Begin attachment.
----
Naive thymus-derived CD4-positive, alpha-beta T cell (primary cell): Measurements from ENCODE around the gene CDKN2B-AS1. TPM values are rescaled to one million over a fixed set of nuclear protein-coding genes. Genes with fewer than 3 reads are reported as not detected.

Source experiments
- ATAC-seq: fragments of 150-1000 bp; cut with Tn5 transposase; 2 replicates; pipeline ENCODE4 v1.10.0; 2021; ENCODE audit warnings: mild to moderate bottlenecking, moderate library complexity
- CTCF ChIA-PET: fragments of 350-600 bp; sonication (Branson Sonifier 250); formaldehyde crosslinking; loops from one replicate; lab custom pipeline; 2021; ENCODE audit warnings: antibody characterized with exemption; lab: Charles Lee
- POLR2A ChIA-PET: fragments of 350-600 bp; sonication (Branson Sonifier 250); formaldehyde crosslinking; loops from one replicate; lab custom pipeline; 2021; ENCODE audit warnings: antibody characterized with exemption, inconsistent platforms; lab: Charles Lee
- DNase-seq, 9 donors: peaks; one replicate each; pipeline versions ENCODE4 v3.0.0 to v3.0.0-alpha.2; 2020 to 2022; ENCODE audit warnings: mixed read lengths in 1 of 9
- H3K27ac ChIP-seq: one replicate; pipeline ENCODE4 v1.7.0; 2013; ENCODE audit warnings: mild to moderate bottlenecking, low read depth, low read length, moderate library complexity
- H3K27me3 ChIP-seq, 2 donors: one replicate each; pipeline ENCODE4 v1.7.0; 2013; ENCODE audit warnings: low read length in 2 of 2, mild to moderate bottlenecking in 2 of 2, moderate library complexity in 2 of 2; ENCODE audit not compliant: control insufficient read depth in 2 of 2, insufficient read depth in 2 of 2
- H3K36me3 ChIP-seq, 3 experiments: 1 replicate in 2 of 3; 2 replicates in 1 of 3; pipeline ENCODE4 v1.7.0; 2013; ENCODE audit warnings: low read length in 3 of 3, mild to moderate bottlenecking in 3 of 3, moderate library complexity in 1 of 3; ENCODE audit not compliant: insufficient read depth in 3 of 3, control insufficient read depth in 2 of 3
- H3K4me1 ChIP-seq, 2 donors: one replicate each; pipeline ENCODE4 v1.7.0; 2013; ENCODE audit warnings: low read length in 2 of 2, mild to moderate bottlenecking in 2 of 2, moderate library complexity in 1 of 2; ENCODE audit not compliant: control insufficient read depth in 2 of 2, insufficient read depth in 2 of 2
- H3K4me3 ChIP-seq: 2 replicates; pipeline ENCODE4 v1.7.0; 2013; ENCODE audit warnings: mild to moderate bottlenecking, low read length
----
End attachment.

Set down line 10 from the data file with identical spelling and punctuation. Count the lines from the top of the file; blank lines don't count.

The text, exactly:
- H3K4me1 ChIP-seq, 2 donors: one replicate each; pipeline ENCODE4 v1.7.0; 2013; ENCODE audit warnings: low read length in 2 of 2, mild to moderate bottlenecking in 2 of 2, moderate library complexity in 1 of 2; ENCODE audit not compliant: control insufficient read depth in 2 of 2, insufficient read depth in 2 of 2